A cellar that was falsely described as Holland’s oldest mikvah features a forged etching of a Jewish menorah, a prominent Dutch archaeologist said.
Leendert Pieter Louwe Kooijmans, a director of the Netherlands’ National School for Archaeological Research, made the statement during an interview about the authenticity of a 13th century structure unearthed in 2004 in the southern city of Venlo. The municipality has advertised it as the oldest known ritual Jewish bathhouse ever discovered in the kingdom.
Kooijmans, whom the city recently appointed to investigate claims that the structure was really a government building’s cellar, told the television station L1 last week that the etching was probably engraved between discovery in 2004 and restoration in 2008, the year the symbol was first documented.
“Yesterday we found a photo of the wall from the initial excavation stage and, with all the good will in the world, we could not find it in the photo,” Kooijmans said. “This makes us seriously doubt the authenticity of the find.”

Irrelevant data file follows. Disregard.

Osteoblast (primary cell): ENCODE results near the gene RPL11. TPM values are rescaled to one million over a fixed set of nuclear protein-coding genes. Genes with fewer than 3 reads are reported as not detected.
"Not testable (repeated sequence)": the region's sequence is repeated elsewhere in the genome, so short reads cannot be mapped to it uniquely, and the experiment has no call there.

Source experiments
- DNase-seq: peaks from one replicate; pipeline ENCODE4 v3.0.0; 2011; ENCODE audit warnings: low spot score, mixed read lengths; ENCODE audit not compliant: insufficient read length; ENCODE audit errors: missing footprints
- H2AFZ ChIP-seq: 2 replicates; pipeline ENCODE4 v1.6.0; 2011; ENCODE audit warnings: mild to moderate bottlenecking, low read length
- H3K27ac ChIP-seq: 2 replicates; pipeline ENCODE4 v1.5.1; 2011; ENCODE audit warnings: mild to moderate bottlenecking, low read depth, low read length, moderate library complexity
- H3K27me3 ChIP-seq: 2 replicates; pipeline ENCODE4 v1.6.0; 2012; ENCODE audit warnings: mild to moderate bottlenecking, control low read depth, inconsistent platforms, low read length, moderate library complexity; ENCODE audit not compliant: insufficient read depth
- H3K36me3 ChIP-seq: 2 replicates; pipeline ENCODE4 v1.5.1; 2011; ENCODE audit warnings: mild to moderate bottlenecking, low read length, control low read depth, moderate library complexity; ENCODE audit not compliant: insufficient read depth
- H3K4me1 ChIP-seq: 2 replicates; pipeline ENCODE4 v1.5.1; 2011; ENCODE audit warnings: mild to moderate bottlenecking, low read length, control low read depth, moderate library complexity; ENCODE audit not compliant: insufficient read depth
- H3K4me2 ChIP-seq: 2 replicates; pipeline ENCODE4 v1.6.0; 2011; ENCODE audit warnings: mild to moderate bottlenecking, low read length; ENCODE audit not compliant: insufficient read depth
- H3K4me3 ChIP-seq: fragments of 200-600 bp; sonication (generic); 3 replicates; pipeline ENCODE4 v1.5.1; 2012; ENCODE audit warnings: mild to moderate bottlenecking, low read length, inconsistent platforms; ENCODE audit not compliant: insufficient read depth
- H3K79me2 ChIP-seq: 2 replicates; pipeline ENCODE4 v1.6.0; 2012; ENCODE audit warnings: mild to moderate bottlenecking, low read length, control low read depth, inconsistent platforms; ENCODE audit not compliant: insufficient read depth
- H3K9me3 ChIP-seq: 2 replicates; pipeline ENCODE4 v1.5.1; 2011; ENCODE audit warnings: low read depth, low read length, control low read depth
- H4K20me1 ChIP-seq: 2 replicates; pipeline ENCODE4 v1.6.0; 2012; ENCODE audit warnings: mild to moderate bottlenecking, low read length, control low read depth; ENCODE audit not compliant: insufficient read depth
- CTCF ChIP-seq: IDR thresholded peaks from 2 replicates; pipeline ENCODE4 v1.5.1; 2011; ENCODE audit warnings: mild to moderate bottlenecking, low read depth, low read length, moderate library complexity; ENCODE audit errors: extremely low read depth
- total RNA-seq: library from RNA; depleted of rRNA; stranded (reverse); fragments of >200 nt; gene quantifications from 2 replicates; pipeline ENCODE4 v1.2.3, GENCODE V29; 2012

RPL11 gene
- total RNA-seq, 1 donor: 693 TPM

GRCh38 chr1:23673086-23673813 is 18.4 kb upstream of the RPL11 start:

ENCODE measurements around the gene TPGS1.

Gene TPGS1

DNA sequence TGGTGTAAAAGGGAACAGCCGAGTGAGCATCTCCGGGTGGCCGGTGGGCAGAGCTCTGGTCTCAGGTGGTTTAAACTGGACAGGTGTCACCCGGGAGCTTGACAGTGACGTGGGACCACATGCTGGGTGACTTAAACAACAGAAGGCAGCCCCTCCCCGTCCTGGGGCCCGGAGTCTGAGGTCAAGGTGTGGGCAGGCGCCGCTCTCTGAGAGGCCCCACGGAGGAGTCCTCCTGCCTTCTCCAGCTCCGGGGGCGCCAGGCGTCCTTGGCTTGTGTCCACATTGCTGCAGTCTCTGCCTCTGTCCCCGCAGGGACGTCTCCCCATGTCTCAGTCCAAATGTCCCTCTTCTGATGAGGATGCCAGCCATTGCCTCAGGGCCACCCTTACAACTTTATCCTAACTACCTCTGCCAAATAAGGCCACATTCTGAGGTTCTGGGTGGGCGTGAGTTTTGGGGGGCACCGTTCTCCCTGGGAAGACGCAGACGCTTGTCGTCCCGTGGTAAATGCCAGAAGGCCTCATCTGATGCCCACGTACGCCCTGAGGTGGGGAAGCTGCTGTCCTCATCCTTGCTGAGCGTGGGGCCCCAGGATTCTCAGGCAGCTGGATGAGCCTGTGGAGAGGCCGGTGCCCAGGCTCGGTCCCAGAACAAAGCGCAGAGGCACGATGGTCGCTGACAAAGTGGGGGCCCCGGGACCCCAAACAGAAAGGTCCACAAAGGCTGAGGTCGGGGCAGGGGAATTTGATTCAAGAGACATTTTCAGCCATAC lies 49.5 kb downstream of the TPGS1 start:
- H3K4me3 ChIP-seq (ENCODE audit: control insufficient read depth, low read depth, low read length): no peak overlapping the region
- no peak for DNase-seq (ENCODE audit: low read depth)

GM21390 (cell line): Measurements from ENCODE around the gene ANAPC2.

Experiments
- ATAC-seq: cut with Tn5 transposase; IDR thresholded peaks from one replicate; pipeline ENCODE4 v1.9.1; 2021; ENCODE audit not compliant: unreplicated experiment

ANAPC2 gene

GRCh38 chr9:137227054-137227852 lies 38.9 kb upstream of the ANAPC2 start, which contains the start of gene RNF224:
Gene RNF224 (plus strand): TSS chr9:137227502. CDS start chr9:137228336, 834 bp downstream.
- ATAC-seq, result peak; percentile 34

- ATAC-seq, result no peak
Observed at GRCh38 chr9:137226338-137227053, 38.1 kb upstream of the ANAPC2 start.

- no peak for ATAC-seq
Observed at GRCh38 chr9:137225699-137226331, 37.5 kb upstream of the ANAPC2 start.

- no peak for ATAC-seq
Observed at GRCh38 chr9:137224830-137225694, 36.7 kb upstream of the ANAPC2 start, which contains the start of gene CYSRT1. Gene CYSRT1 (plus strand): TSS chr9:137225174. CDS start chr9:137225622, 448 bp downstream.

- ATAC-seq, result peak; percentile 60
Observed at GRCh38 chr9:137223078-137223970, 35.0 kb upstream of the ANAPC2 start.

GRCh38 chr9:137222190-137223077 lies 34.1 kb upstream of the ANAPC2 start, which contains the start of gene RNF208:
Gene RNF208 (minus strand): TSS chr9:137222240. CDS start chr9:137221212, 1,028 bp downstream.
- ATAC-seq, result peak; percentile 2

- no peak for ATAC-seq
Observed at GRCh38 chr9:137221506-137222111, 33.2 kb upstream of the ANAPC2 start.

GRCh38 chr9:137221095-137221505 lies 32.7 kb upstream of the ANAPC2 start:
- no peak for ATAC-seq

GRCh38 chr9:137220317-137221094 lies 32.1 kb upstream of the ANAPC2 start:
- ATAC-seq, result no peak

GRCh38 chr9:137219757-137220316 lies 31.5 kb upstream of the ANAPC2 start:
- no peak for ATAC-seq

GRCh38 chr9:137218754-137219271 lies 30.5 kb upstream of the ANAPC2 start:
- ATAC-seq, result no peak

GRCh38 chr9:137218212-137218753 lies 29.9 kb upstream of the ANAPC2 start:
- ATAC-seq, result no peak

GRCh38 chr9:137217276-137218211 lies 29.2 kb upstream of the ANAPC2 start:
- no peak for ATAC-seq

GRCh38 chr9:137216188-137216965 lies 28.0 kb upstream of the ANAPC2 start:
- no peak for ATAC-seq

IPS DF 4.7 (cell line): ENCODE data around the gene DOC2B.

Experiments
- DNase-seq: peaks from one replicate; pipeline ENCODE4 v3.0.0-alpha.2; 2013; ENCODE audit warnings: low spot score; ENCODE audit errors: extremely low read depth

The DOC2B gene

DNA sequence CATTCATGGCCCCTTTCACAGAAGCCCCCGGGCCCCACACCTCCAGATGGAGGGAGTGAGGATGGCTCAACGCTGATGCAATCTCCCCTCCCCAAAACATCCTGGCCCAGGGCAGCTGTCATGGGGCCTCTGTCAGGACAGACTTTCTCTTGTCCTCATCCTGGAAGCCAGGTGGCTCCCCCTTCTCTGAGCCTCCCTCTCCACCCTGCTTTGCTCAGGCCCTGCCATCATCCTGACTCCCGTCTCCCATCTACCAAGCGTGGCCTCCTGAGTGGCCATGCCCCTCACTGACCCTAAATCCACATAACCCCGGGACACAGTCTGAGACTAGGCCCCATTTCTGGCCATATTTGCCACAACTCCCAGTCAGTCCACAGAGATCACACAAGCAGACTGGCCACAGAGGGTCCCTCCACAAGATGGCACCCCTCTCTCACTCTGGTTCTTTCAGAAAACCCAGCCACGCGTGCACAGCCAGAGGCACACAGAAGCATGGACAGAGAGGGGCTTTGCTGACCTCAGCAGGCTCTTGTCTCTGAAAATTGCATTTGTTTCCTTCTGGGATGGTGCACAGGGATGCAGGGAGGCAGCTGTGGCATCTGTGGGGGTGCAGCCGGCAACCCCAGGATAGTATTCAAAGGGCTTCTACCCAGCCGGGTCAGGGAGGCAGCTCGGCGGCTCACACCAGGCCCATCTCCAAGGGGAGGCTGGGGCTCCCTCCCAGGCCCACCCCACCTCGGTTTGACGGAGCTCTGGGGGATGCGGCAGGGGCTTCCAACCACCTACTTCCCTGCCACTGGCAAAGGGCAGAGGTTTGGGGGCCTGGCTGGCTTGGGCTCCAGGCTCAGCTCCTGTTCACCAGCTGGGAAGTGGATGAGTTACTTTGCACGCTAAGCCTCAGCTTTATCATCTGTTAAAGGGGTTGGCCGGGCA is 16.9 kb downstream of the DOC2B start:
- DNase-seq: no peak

The city of Venlo has spent more than $2 million on excavating and preparing the structure, and then building a new wing at the municipal museum where it could be displayed. The work was conducted under the supervision of Venlo city archaeologist Maarten Dolmans, according to the Dutch media.
Kooijmans named other evidence to suggest the structure was never intended to serve as a mikvah, including the absence of stone stairs, “which almost always are built into mikvahs,” he said.
Kooijmans said he did not know who engraved the menorah on the wall of the cellar and that he is not focusing on the question in his inquiry.